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How Do I Know When My Starter Is Going Bad on a Dodge Ram?

by Marion Cobretti

During normal operation, the starter in your Dodge Ram uses its pinion gear to turn the flywheel to set the engine in motion. Once your truck's engine starts, the starter disengages its pinion until the next time that you attempt to start the engine. As your starter ages, it begins to wear down and will eventually fail from everyday use. However, your starter will display a few common signs before it becomes completely defective. With a few common tools, you can locate the root of your Dodge Ram's starter troubles right at home.

1

Start your Dodge Ram's engine just as you would normally. Wait 10 seconds, and turn the engine off. Start your engine again, and this time pay close attention to the amount of time it takes before the engine actually starts. Your engine should start almost instantaneously. If you are experiencing extended crank time or the engine sounds like its rotating slower than normal, you have a problem with the starter.

2

Apply the emergency brakes on your Dodge Ram. Position a hydraulic jack behind the front driver's side tire, and raise the truck 10 to 12 inches. Slide under your truck, and locate the starter at the rear of the engine. Your starter will be either black in color or silver. It looks similar to a thermos that you would use to hold coffee and has wires attached to the top of it.

3

Turn on your flashlight, and inspect the starter for damage. Since the starter mounts beneath the truck, it is exposed to weather conditions as well as road debris. The cylindrical housing on the starter should not have any dents or cracks in it. Any physical damage that you identify could readily cause starter failure. Your starter has many gears within it that must work together with precision. A dent in the starter's housing could knock any one of its gears off track and cause the problem your experiencing.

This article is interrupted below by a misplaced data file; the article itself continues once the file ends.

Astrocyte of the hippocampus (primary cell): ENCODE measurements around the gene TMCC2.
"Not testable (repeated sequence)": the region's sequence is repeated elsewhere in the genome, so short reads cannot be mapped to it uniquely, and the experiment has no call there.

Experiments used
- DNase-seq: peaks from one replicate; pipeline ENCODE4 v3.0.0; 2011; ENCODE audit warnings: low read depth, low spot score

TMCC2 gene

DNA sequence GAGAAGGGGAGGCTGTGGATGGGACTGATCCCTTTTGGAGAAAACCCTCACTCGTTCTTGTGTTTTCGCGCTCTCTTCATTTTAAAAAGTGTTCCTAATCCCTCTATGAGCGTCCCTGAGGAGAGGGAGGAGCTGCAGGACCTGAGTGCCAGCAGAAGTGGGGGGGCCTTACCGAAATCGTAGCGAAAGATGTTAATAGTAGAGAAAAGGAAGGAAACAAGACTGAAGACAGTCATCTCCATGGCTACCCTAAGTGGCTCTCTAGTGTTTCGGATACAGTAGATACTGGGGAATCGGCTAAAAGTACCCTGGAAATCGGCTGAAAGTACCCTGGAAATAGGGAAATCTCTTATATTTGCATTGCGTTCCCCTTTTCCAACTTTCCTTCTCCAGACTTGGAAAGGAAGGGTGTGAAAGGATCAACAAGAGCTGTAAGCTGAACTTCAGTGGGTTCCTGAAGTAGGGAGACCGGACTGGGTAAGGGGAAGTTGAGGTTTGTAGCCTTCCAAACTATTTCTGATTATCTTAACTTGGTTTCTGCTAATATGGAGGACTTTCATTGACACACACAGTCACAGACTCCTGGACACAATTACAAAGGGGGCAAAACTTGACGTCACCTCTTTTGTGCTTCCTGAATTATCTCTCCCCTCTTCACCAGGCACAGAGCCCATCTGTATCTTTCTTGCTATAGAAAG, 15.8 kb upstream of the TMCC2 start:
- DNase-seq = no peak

4

Inspect the wires connected to the starter. Cracks in the wires' sheathing can also cause starter failure. This typically happens from extended crank times that cause the starter's wires to superheat and melt the plastic covering them.

5

Check the starter's wires at their connecting point on the solenoid. All untreated metal exposed to the wraths of nature will begin to rust and corrode. Label each of the wires connected to your Ram's solenoid with white painter's tape. Remove the nuts holding each of the wires in place on the solenoid with a socket wrench. Pull each of the wires off their studs and inspect them. If you notice a buildup of rust or corrosion on any of the wires' connectors, clean them thoroughly with a wire brush. If the rust or corrosion does not come off easily, replace the affected wires.

6

Locate the starter's two mounting bolts at the base of it. Remove both of the bolts with your socket wrench, and lower the starter away from its position. Inspect the pinion gear on your Dodge Ram's starter. The pinion is the small gear that you see at the base of the starter. If any of the gears (teeth) are missing, chipped or broken, do not reinstall the starter, because it is defective.

Items you will need

About the Author

Marion Cobretti began working as a freelance writer in 2006. His work appears on Newsvine and other websites. Cobretti completed a three-year course in automotive technology and is currently seeking an Associate of Applied Science at Macomb Community College.

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